Blue Grosbeaks are rare in New Hampshire and they are easy to confuse with Indigo Buntings. The Spring 2016 issue of New Hampshire Bird Records features an article by David Donsker on when and where they are most likely to be seen. It’s now available at the NH Bird Records website.
The Spring of 2016 had four new state records including the amazing Redwing that appeared in Hollis. The New Hampshire Bird Records team also predicted the species they thought most likely to be the next first state record and guess what was at the top – Brown Booby! Of course we’ll be talking about that species’ appearance in Windham in the Summer 2017 issue.
You can read about the other species they predicted and the discovery of the other state records in the Spring 2016 issue along with articles on Birding Mink Brook in Hanover, Hummingbird Courtship, Birds and Aledgids, Field Trips to Everett Dam for the Birdathon and Star Island with a Chuck-wills-widow, the NH Rare Birds Committee Report, and the usual Filed Notes, Photo Quiz, and Spring Season Analysis. This issue was also sponsored in honor of Davis Finch, recipient of the 2016 Goodhue-Elkins Award.
Everyone loves to see an owl but how do we do so responsibly? Many of us are asking that question, especially during Snowy Owl winters or when we find an owl roosting in a tree. We collected examples of owl harassment and discuss safe owl-viewing in the Winter 2015-16 issue of New Hampshire Bird Records. Send the link to others who might want to know!
This Winter 2015-16 issue is a tribute to retiring Winter Season Editor, Pam Hunt. Be sure to read her last season summary with all the highlights from last winter.
You can also read about how much fun participants had in the 2016 Superbowl of Birding, as well as a summary of the Christmas Bird Survey by David Deifik. Learn something new about trail cameras and birds in an article by Eric Aldrich. Have you wondered why you aren’t seeing as many Evening Grosbeaks these days? Find out what we know about their decline. Local expert Chris McPherson (discovered of the Redwing) describes where to bird in Hollis. Does the term “foot quivering” make you curious? See what Brenda Sens was able to find out about this odd behavior.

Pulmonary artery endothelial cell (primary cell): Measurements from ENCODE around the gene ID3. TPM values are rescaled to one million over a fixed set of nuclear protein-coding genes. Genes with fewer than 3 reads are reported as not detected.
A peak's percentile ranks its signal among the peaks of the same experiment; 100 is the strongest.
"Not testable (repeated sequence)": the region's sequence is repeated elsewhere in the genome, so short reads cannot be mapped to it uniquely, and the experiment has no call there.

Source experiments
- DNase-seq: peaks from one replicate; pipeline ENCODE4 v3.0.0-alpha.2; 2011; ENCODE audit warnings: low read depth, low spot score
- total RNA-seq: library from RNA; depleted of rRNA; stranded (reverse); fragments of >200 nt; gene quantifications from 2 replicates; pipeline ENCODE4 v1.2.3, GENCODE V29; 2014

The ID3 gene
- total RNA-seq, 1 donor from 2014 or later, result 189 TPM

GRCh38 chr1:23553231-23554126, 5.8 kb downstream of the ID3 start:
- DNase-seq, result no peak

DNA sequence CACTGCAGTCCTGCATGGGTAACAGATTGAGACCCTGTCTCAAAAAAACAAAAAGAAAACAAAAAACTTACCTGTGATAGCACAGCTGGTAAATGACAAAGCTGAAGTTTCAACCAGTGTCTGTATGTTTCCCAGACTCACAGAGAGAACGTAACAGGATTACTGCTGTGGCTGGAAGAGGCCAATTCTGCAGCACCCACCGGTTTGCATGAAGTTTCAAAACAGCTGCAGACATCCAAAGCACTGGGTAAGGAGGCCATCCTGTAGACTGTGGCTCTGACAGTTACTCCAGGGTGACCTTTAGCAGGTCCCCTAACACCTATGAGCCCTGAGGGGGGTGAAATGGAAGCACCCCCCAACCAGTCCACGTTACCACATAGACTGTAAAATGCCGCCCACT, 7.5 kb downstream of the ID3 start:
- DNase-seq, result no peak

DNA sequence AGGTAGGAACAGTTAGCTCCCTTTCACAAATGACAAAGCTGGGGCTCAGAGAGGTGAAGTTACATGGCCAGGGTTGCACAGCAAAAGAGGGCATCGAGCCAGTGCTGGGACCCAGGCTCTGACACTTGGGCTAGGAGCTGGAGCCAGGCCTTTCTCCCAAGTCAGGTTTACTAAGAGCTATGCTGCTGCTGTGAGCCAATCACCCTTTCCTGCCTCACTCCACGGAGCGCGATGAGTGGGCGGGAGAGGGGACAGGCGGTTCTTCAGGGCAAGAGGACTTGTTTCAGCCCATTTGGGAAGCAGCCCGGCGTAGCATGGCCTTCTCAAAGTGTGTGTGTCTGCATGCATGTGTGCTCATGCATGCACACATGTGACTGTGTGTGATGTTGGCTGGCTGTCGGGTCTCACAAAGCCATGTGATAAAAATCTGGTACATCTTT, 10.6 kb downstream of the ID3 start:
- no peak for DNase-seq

And don’t forget other enjoyable features such as the Photo Quiz, Field Notes, Photo Gallery, and an update by the NH Rare Birds Committee.
The Twitchers in the Rye had great weather for a fun day in the Superbowl of Birding Saturday, January 28, 2017.
The team had a total of 59 species and 93 points, right on average. Highlights included two species that were new for the Twitchers, a Barred Owl and a Common Merganser. A Snowy Owl greeted them at dawn at Rye Harbor State Park where photographers were already on site.
Despite some wind, the sea watching was good and they had no major misses in the expected sea birds, but landbirds quieted as the wind picked up in the late morning. Pledges of support helped encourage the team in the afternoon and they are grateful to all of their sponsors. Celebratory donations are still welcome.
New Hampshire Audubon’s “Twitchers in the Rye” will be taking part in the Superbowl of Birding on January 28, 2017 and spending the entire day in Rye, NH.
The Superbowl is a competition that takes place on the last Saturday in January – but this Superbowl has nothing to do with football. It involves looking for as many bird species as possible in 12 hours and is run by Massachusetts Audubon’s Joppa Flats Education Center. Teams can compete in Essex County, MA and/or Rockingham County, NH.
Twitchers is also raising money to support New Hampshire Audubon and accepting pledges to support New Hampshire Bird Records and NH eBird (both programs of New Hampshire Audubon’s Conservation Department). Help spur the Twitchers on by pledging an amount per species or per point – and support the collection of bird data for conservation at the same time.
If you’d like to pledge, please contact Becky Suomala at firstname.lastname@example.org, 603-224-9909 x309 or pledge on-line at www.nhbirdrecords.org where you can also read last year’s
If you struggle to identify shorebirds, the Fall 2015 issue of New Hampshire Bird Records has an article by Steve Mirick that will help. It’s now available for free on the web at:
The issue also has the annual Raptor Migration Report by Iain MacLeod, an update on the 2015 Concord Nighthawk Migration, and highlights from the Fall 2015 field season including Brown Pelican, Lazuli Bunting, Swainson’s Hawk, Western Meadowlark, Franklin’s Gull, and Townsend’s Warbler (yes, we do mean 2015 – we’re working to catch up).
You can also read about the shorebirds found during the Powder Mill Pond drawdown, the more recent phenomenon of large Ruddy Duck flocks in fall, and the two races of Palm Warbler in New England. Matt Tarr reports on the results of his research into exotic shrubs and Common Yellowthroat breeding success, and Dylan Jackson provides details on birding Lake Sunapee.